*This class is neither frequentist nor Bayesian nor machine learning in theory. It is pure probability, and unlike any other class available. And for the right price!*

We have all we need if we want to characterize our uncertainty in future CGPAs given *only* the grading rules, the old observations, and the simple math notions of the multinomial model. I.e., this:

(5) Pr(CGPA = 4 | grading rules, old observation, fixed math notions).

Given a set of observations of the number in each bucket, we can predict the probability of a new person having each possible CGPA. We are using the data found in *Uncertainty*, which is in a CSV file here.

CGPA comes with too much precision (I found the file on line many, many years ago, and cannot rediscover its origins), with measurements to the hundredth place. It is therefore useful to have a function that rounds to the nearest specified decisionable fraction. I modified this roundTo function to do the job (we’re using R, obviously).

roundTo <- function(y, num, down = FALSE) { resto = y%%num # to round down use '<=' if(down){ i = which(resto <= (num/2)) } else { i = which(resto < (num/2)) } # if you don't think you need binary subtract, try these, # which should both give 0; try other numbers in (0,1) # a=.88; a + 1 - a%%1 - 1 # a=.89; a + 1 - a%%1 - 1 y = y + `-`(num , resto) if(length(i)) y[i] = `-`(y[i] , num) return(y) }

The reason for the back ticks is given in the comments. Since we're classifying into buckets, floating point math can make buckets which should be 0 into something like 10^-16, which is not 0, and which is also not interesting. Use of the binary subtract function fixes this. If you don't understand the code, don't worry about it, just use it.

Read the data into R (put your path to the csv file into `path`

):

# path = 'C:/mydrive/mypath/' #windows; note direction of slashes # path = '/home/me/mypath/' # unix, mac x = read.csv(paste(path,'cgpa.csv',sep=''))

Then apply our function:

table(roundTo(x$cgpa,1)) 0 1 2 3 4 4 17 59 16 4

I'm mixing code and output here, but you should be able to get the idea. There are n = 100 observations, most of which are CGPA = 2. The model (5) in code (mpp for multinomial posterior predictive):

mpp <- function(x, nd = 3){ # nd = number of significant digits x = (1 + x)/(sum(x)+dim(x)) return(signif(x,nd)) }

This is model (5) in all its glory! Note that this is a bare-bones function. All code in this class is for illustration only, for ease of reading; nothing is optimized. This code does no error checking, doesn't handle missing values; it only spits out the answer given a `table`

as input, like this (the signif rounds to significant digits):

mpp(table(roundTo(x$cgpa,1))) 0 1 2 3 4 0.0476 0.1710 0.5710 0.1620 0.0476

Notice there is less than a 59% chance of a *new* CGPA = 2, but more than a 4/100 chance of a CGPA = 1. The future is less certain than the past! Suppose we wanted finer gradations of CGPA, say to the nearest 0.5:

table(roundTo(x$cgpa,1/2)) 0 0.5 1 1.5 2 2.5 3 3.5 4 2 3 8 21 33 20 7 4 2 mpp(table(roundTo(x$cgpa,1/2))) 0 0.5 1 1.5 2 2.5 3 3.5 4 0.0275 0.0367 0.0826 0.2020 0.3120 0.1930 0.0734 0.0459 0.0275

Play with other values of `num`

in `roundTo()`

. We're done, really, with what we can do with (5), except, of course, for checking it on real *new* measurements. Which I don't have. And which brings up an important point.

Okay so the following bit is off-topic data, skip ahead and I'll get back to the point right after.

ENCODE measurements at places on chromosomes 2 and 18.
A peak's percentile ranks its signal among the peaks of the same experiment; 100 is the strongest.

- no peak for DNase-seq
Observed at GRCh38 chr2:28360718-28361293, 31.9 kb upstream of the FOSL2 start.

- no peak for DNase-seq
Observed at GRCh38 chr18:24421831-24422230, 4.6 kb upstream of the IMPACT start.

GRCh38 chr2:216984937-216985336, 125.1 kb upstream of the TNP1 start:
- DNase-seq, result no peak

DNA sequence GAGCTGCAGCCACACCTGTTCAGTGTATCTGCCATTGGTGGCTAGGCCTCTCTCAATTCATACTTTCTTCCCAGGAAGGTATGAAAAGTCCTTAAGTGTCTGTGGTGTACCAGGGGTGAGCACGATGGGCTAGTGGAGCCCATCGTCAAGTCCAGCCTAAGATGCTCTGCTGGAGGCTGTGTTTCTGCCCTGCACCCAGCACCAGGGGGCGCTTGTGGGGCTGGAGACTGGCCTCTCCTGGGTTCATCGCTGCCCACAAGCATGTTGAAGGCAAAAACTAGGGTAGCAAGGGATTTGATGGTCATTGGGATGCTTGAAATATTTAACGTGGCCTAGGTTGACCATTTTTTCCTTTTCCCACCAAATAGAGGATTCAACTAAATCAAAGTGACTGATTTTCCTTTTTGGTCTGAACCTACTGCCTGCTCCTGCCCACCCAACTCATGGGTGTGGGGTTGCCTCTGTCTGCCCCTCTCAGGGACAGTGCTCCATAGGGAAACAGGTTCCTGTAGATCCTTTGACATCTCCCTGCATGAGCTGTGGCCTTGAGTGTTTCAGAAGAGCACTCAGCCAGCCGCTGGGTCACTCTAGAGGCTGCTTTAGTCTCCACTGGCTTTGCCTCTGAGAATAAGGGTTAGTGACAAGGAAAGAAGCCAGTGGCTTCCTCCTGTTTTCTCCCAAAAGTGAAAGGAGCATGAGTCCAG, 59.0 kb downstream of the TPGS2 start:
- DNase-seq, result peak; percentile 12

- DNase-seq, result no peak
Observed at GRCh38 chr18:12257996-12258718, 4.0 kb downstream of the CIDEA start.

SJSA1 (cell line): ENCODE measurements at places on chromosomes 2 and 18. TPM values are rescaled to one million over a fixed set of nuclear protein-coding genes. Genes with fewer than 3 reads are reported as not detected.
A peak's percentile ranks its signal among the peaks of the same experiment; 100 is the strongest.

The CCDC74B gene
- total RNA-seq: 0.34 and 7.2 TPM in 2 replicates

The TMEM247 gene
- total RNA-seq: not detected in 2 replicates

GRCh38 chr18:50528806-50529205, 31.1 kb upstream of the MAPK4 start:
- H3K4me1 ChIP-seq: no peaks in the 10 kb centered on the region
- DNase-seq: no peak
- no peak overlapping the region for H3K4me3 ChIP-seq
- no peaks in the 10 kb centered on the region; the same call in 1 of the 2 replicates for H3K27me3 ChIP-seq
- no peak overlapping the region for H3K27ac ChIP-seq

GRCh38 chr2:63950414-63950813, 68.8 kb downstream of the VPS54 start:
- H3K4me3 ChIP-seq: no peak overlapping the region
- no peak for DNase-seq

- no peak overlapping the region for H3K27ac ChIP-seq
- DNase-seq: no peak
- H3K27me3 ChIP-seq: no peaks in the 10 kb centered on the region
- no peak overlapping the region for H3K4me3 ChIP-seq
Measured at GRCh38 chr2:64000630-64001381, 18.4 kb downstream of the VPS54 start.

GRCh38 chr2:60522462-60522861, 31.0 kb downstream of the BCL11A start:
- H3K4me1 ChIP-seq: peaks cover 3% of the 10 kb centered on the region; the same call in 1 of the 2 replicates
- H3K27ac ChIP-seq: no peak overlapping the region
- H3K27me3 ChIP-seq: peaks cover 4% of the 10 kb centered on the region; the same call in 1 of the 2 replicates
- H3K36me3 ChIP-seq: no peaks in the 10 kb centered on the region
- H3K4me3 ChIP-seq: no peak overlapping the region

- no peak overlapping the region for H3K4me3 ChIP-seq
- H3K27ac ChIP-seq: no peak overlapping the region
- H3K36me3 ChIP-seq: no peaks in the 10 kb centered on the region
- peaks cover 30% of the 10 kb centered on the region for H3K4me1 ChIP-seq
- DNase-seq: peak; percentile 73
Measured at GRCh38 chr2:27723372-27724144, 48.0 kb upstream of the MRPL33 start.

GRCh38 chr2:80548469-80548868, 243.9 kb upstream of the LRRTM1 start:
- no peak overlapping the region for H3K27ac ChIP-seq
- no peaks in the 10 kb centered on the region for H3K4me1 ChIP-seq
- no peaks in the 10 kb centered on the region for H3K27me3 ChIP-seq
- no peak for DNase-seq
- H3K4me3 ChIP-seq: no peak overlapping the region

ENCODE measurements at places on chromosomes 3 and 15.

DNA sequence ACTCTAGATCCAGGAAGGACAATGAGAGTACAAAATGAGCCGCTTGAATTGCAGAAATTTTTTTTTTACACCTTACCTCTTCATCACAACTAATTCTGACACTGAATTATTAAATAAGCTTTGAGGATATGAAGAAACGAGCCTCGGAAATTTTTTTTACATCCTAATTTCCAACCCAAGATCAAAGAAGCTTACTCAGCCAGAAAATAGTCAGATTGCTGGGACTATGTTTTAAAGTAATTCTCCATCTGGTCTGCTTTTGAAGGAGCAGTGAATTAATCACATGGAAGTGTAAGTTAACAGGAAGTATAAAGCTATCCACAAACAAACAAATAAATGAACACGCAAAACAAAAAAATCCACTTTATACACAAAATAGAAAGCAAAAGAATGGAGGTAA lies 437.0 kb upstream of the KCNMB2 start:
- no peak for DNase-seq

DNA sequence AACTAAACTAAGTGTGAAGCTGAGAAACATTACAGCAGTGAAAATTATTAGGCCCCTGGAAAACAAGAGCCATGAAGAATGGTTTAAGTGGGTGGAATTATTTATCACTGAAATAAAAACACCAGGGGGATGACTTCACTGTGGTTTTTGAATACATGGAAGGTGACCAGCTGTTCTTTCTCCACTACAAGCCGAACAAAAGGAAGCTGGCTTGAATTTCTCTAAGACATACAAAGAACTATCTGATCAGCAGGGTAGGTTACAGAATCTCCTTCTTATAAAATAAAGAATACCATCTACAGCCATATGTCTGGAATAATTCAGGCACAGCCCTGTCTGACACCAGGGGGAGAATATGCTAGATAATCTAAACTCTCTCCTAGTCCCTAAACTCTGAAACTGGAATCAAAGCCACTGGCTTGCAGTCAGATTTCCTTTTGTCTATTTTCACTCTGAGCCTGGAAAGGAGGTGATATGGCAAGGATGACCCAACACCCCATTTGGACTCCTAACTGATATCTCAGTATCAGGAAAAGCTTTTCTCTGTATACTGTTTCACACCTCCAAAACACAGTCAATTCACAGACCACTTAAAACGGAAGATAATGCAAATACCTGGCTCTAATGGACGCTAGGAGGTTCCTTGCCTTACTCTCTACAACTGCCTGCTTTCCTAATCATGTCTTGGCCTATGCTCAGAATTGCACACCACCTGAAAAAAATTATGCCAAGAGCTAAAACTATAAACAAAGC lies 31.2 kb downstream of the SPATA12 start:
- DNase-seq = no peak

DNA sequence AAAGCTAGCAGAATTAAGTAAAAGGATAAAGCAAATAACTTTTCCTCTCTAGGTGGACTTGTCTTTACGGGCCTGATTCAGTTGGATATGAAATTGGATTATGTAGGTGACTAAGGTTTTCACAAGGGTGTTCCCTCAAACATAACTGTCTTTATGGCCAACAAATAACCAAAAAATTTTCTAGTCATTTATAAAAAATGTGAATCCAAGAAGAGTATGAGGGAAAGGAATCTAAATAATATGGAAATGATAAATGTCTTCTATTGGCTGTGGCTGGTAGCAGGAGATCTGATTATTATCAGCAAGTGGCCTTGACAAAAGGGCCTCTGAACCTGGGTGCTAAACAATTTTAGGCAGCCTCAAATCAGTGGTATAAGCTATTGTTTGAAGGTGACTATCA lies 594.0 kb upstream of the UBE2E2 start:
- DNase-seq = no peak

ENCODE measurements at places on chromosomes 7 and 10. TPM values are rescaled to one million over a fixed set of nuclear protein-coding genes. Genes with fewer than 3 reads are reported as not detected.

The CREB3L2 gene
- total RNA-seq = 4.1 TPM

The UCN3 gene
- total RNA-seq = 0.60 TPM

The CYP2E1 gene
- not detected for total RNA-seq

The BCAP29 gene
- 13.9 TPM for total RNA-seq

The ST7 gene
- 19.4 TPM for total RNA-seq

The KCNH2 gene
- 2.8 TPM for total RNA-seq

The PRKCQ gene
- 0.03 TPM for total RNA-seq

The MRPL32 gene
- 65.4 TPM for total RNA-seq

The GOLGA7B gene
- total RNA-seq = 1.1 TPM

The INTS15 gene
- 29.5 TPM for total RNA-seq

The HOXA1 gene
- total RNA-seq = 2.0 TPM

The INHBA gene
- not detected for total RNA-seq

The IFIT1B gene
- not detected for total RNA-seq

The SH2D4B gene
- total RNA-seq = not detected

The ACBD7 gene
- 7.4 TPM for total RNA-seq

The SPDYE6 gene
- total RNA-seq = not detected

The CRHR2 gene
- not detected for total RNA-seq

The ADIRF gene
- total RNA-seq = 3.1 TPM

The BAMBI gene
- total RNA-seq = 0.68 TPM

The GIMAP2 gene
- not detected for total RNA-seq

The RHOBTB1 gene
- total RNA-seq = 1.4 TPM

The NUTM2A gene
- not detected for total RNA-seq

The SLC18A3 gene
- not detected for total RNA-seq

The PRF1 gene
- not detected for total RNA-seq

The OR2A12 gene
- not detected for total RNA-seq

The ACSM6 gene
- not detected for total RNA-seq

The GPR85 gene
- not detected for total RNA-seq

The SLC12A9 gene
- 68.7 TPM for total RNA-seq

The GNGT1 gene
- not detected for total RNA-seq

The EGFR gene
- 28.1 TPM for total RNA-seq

The point of the predictive method is to make testable predictions, which we have just done. But we can't test them until we get new measurements. Yes, we can and will check the old data as if it were new, but this is always cheating, because as everybody does or should know, it is always possible to derive a model which fits data arbitrarily well. Schemes which split data into "training" and "testing" sets cheat too if they ever in *any* way use the results of the testing data to tweak the model. That just is to use *all* the data in fitting/training. Though there are attempts and supposed techniques to reuse data, the *only* way to assess the performance of any model is to compare it against data that has never before been seen (by the model).

Model (5) can't be pushed further. But we do have other *formal*, measured information at hand, about which more in a moment. Of *in*formal, non-quantifiable evidence, we are loaded. We can easily do this:

(6) Pr(CGPA = 4 | grading rules, old observation, fixed math notions, E),

where E is a joint proposition carrying what you know about CGPA; things like, say, majors, schools, age, etc. Things which not formally measured and even unmeasurable. After all, to what schools, times, places, people does (5) apply? Pay attention: this is the big question! It *by itself* says *all* schools, *all* times, *all* places, *all* peoples---as long as they conform to the formal grading rules.

Pause and consider this. (5) is universal. If the old observations came from, say, Sacred Heart Institute of Technology and we knew that, which we don't (recall I found this data maybe twenty years ago from a place only the Lord knows), then we might insist E = "The school is Sacred Heart only". Or E = "The school is *like* Sacred Heart." *Like* is not quantifiable, and will differ widely in conception between people. Well, and that means (6) will be different for each different E. Each conception gives a different model!

Again, this is not a bug *it is a feature*.

Notice that (6) is not (5), a trivial point, perhaps, but one that can be forgotten if it is believed there is a "true" model out there somewhere, where "true" is used in the sense that probability is real or that we can identify cause. We've already discussed this, so if you don't have it clear in your mind, review!

Next time we introduce SAT, HGPA, and time spent studying, and see what we can do with this formal measurements.

**Homework**: Using (5) and the data at hand, suppose there are n = 20 new students. What can you say about the predictions of the numbers of new students having CGPA = 4, etc.?

Categories: Class - Applied Statistics, Statistics